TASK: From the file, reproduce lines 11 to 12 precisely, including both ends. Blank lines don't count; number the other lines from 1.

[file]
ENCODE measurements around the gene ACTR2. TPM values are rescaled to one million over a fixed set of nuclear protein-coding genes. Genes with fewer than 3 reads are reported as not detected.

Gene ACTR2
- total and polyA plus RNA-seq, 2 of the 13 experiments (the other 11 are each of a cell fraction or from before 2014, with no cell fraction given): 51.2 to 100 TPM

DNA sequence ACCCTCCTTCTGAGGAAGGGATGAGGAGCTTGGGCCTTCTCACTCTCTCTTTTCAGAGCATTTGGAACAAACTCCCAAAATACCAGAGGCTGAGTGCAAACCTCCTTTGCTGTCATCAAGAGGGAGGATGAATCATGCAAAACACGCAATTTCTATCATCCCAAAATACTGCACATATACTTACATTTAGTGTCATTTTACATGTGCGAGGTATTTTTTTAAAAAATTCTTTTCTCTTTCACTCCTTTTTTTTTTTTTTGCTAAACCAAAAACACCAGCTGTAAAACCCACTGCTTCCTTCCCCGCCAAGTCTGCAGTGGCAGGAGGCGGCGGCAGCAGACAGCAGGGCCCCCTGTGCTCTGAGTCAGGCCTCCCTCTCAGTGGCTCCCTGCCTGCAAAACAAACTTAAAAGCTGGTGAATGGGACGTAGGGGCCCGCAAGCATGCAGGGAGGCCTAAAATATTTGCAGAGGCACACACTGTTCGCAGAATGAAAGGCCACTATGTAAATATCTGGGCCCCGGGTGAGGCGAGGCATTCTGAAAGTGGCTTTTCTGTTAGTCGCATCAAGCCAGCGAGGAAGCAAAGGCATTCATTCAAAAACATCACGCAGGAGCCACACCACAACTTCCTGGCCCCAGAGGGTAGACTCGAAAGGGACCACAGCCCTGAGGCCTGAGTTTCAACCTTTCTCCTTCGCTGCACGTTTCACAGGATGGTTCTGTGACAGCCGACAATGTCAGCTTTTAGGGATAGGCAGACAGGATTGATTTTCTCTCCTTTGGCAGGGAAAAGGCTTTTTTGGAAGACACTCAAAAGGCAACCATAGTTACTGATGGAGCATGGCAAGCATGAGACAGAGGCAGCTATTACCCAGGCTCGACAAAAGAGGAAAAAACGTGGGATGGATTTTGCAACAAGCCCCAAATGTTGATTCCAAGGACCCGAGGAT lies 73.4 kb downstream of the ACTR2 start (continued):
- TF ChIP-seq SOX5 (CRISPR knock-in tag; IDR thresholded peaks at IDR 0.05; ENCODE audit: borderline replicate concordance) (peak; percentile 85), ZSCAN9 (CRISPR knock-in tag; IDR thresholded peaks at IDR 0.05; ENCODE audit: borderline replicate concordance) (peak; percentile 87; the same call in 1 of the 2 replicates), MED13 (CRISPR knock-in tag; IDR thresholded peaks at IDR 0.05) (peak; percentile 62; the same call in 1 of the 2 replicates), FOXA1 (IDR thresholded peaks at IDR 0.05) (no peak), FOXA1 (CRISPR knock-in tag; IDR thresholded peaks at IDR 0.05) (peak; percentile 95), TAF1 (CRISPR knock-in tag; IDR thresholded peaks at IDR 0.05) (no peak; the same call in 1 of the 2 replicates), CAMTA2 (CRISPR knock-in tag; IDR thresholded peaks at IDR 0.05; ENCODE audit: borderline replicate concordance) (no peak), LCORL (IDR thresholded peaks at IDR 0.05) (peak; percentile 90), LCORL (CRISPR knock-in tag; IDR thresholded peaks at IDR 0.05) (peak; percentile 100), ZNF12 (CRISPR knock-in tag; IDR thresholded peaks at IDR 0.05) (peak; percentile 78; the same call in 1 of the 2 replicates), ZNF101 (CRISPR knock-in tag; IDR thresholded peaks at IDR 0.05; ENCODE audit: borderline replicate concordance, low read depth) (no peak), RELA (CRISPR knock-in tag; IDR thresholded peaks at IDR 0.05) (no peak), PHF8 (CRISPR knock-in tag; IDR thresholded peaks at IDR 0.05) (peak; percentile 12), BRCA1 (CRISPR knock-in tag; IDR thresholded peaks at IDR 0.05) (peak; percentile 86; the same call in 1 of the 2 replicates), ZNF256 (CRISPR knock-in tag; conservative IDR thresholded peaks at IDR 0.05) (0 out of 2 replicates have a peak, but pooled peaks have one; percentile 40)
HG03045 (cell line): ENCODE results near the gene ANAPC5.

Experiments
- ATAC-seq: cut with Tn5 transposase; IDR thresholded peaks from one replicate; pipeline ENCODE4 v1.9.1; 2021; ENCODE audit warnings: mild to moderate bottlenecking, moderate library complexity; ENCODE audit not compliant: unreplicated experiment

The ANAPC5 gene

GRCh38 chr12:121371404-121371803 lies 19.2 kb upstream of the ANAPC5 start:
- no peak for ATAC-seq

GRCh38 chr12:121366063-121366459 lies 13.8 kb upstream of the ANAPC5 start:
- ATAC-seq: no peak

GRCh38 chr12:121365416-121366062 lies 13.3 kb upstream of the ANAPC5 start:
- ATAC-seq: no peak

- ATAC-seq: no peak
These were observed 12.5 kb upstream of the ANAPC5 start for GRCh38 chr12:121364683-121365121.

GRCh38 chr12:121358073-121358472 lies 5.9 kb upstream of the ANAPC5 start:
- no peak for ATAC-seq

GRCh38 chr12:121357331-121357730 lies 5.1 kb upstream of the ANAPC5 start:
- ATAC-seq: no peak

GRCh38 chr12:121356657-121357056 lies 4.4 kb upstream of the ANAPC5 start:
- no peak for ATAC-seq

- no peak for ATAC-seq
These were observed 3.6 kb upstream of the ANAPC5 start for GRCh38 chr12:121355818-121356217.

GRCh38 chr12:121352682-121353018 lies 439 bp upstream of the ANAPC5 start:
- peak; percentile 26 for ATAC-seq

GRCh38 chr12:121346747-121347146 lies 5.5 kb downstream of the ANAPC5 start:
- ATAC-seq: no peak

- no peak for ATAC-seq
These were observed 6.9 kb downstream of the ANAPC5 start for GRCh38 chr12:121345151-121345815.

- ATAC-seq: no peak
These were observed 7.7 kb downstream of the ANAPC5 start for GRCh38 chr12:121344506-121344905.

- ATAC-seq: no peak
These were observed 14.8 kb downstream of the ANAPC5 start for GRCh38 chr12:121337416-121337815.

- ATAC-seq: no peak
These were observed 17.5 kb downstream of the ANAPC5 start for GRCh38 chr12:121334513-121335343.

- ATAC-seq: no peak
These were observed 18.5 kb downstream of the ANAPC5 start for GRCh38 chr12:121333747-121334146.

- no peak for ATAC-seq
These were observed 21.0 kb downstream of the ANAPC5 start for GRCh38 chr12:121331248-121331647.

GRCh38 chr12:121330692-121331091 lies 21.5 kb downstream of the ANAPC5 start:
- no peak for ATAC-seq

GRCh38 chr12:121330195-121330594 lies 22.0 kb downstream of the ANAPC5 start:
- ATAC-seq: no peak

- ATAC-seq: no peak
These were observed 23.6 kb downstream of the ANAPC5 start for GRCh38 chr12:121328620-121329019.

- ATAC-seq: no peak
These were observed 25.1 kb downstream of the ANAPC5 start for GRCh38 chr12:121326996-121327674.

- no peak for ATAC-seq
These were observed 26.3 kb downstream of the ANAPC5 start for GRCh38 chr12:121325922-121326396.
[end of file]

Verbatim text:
- no peak for ATAC-seq

GRCh38 chr12:121366063-121366459 lies 13.8 kb upstream of the ANAPC5 start: